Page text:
Scientists create stretchable battery
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Northwestern University's Yonggang Huang and the University of Illinois' John A Rogers have demonstrated the battery that continues to work - powering a commercial light-emitting diode (LED) - even when stretched, folded, twisted and mounted on a human elbow.
The flexible battery which can be charged wirelessly is capable of powering innovative stretchable electronics. The implantable electronics can be used anywhere, including inside the human body, scientists say.
They could monitor anything from brain waves to heart activity, succeeding where flat, rigid batteries would fail.
"We start with a lot of battery components side by side in a very small space, and we connect them with tightly packed, long wavy lines," said Huang.
"These wires provide the flexibility. When we stretch the battery, the wavy interconnecting lines unfurl, much like yarn unspooling. And we can stretch the device a great deal and still have a working battery," Huang said in a statement.
Huang and Rogers have been working together for the last six years on stretchable electronics, and designing a cordless power supply has been a major challenge.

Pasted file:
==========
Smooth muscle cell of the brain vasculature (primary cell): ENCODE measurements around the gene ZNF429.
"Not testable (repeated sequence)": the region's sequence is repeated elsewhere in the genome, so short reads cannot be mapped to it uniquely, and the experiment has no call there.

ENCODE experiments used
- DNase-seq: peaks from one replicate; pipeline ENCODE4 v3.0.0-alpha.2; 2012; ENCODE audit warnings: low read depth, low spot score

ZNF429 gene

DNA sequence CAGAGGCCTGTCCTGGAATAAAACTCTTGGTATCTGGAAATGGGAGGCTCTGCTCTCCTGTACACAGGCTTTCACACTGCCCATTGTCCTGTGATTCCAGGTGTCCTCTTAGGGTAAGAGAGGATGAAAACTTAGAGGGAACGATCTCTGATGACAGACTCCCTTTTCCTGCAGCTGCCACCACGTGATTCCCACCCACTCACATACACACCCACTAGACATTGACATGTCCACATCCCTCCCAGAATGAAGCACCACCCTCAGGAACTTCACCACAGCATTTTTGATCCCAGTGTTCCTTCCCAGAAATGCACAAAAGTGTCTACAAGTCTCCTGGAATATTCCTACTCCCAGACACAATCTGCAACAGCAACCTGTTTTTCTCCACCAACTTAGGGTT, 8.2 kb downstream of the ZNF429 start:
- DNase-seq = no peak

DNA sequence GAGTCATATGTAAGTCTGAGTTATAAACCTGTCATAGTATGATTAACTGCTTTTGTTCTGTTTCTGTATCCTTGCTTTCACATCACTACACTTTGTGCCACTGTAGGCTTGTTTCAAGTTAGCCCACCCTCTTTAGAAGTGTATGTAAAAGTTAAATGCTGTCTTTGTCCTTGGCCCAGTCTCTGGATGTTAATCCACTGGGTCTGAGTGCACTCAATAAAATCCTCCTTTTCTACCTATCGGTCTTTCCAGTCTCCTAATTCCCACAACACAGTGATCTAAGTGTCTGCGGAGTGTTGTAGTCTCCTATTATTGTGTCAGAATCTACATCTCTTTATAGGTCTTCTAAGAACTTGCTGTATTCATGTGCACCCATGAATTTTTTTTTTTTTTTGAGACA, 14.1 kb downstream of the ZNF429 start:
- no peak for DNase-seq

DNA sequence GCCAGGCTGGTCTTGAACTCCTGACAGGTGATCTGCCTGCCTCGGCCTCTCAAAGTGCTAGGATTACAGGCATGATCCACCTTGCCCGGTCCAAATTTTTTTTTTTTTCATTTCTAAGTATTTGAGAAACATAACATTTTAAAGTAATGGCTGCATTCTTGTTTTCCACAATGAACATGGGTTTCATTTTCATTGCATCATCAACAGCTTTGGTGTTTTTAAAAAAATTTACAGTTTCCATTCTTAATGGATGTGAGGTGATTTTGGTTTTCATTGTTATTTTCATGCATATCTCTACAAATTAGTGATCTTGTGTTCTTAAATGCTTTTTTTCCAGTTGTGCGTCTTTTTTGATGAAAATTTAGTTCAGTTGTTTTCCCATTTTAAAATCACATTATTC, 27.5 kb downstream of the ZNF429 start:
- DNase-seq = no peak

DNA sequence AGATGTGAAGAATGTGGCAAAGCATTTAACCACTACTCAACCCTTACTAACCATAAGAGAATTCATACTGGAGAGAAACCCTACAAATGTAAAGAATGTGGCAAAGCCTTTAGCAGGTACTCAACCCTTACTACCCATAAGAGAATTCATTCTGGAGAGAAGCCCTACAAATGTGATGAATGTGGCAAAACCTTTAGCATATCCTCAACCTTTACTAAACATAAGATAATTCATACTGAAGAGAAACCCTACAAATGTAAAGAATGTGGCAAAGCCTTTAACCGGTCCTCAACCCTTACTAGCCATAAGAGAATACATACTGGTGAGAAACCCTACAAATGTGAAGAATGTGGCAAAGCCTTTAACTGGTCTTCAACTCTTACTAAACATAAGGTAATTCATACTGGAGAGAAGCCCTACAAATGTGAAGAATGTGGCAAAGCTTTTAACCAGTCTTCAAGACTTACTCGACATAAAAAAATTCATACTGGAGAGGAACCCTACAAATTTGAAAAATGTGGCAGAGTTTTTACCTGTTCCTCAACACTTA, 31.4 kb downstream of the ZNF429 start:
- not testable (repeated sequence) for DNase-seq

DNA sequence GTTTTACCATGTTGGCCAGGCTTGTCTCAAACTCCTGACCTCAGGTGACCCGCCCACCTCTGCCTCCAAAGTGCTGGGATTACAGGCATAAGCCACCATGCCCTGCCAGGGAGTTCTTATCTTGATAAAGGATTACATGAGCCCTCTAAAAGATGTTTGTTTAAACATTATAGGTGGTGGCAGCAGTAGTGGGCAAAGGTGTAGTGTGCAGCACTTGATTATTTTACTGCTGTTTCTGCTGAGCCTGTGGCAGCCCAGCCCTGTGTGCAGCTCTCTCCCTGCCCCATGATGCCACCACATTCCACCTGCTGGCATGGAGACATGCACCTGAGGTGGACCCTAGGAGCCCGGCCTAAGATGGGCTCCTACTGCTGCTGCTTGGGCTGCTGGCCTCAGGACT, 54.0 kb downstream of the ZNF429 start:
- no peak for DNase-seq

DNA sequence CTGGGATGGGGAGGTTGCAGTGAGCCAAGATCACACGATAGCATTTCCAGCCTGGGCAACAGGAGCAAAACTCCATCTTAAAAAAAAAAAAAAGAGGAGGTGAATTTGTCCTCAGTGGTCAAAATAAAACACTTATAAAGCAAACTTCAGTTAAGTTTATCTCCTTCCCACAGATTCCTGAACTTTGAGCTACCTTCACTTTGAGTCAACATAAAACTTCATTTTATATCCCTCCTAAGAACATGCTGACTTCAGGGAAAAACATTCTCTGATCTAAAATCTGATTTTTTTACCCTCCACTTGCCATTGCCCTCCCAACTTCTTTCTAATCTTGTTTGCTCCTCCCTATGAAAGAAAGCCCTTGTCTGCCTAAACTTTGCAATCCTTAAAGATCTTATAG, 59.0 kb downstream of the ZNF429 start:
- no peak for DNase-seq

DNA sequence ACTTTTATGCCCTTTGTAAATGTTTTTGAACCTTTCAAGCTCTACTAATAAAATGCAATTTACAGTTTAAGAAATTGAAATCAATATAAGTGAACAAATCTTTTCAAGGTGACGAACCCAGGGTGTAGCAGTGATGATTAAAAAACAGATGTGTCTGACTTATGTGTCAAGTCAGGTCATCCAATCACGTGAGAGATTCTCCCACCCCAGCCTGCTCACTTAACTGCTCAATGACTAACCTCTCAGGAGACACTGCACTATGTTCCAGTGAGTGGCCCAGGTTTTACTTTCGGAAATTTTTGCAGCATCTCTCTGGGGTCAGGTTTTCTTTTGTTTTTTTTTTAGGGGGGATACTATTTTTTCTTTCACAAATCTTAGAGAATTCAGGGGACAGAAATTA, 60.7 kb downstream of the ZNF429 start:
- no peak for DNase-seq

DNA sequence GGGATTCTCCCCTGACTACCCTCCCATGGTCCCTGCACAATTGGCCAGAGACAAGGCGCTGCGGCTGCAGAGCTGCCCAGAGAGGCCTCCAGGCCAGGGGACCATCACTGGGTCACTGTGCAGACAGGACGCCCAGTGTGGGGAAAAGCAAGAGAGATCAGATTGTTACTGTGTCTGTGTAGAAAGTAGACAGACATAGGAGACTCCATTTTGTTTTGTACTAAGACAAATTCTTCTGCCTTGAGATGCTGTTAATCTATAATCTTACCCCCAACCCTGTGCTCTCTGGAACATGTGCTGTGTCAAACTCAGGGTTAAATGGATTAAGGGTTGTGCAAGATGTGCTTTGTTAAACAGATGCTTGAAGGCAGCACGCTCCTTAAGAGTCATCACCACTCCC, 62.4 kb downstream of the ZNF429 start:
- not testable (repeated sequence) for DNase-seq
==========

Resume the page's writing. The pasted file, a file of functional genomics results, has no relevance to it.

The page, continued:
Now they have solved the problem with their clever "space filling technique," which delivers a small, high-powered battery.
For their stretchable electronic circuits, the two developed "pop-up" technology that allows circuits to bend, stretch and twist. They created an array of tiny circuit elements connected by metal wire "pop-up bridges".
When the array is stretched, the wires - not the rigid circuits - pop up. This approach works for circuits but not for a stretchable battery. There is not enough space between
battery components for the "pop-up" technology to work.
Huang's design solution is to use metal wire interconnects that are long, wavy lines, filling the small space between battery components.
The unique mechanism is a "spring within a spring":The line connecting the components is a large "S" shape and within that "S" are many smaller "S's".
When the battery is stretched, the large "S" first stretches out and disappears, leaving a line of small squiggles. The stretching continues, with the small squiggles disappearing as the interconnect between electrodes becomes taut.
"We call this ordered unraveling. And this is how we can produce a battery that stretches up to 300 per cent of its original size," Huang said.
The stretching process is reversible, and the battery can work for eight to nine hours before it needs recharging.
The details of the battery were published in journal Nature Communications.